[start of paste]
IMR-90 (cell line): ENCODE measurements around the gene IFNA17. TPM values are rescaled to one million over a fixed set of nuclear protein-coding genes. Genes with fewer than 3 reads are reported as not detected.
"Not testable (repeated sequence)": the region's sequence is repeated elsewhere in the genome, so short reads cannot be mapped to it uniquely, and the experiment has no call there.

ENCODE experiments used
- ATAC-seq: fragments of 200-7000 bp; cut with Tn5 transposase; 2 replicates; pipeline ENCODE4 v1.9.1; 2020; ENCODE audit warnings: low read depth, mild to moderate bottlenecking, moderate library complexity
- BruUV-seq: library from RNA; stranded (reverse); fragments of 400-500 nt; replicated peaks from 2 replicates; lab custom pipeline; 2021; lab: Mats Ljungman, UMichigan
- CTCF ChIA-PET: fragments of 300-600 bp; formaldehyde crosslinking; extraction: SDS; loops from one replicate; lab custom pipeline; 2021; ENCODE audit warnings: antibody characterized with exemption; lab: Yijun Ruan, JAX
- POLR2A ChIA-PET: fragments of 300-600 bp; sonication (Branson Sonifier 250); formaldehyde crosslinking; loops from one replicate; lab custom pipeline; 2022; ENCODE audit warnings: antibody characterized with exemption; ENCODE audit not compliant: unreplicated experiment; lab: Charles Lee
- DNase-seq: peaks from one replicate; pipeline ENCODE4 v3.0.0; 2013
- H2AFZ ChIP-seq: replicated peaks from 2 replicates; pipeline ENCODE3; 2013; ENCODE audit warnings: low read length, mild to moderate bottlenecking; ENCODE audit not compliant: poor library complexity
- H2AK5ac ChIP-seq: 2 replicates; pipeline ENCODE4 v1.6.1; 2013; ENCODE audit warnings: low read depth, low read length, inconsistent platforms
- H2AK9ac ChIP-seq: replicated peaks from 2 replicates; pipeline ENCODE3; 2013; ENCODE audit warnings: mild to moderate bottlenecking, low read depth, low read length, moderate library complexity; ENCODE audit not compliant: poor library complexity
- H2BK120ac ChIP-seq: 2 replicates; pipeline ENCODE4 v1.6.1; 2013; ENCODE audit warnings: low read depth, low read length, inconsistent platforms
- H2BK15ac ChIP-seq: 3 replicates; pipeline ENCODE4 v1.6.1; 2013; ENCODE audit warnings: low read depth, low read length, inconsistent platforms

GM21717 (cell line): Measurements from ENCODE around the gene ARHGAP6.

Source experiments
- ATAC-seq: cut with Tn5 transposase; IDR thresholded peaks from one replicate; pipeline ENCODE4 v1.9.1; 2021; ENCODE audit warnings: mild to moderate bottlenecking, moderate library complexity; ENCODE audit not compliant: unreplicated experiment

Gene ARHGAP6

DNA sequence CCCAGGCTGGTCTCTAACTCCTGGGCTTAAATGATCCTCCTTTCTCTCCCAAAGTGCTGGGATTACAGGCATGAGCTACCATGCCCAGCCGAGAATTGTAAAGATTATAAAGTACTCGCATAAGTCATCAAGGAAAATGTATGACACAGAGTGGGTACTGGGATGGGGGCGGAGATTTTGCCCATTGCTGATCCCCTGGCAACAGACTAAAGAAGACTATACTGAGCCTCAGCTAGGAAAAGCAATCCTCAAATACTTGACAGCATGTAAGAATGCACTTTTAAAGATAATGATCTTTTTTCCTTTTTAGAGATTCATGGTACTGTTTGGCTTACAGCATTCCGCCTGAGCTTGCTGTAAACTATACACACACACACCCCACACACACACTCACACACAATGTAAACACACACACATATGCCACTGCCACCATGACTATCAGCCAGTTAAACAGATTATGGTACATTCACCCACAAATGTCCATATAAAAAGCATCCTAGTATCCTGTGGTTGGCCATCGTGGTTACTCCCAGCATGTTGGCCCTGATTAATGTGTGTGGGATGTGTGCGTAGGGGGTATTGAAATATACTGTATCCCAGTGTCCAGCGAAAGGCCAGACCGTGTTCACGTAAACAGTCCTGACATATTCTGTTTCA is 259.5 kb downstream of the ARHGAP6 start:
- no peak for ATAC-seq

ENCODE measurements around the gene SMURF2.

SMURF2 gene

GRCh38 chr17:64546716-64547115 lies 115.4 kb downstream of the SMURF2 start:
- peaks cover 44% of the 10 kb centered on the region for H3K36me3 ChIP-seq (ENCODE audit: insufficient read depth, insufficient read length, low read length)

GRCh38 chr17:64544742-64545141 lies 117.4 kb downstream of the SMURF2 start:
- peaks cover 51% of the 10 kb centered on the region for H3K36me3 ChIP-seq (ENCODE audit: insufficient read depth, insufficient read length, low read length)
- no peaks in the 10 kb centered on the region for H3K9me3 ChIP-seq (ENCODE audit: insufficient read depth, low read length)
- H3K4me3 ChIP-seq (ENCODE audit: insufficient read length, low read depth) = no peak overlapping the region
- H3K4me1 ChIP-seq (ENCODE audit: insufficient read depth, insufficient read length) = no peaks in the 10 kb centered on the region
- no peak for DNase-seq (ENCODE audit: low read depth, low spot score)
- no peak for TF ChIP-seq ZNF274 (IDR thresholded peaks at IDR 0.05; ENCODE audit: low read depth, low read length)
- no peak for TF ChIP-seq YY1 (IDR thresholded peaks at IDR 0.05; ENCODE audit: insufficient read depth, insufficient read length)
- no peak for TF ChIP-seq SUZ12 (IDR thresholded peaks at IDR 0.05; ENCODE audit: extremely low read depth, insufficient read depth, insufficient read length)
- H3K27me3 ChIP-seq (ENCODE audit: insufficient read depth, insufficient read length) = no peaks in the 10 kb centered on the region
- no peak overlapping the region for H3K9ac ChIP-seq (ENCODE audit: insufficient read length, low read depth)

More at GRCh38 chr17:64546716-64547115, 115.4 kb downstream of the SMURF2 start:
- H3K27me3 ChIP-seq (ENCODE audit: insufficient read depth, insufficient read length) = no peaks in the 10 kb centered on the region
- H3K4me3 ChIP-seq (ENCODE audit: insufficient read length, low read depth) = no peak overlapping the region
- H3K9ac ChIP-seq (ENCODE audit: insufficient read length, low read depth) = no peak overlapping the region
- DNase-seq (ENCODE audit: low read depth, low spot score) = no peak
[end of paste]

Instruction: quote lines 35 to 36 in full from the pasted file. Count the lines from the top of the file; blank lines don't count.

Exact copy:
More at GRCh38 chr17:64546716-64547115, 115.4 kb downstream of the SMURF2 start:
- H3K27me3 ChIP-seq (ENCODE audit: insufficient read depth, insufficient read length) = no peaks in the 10 kb centered on the region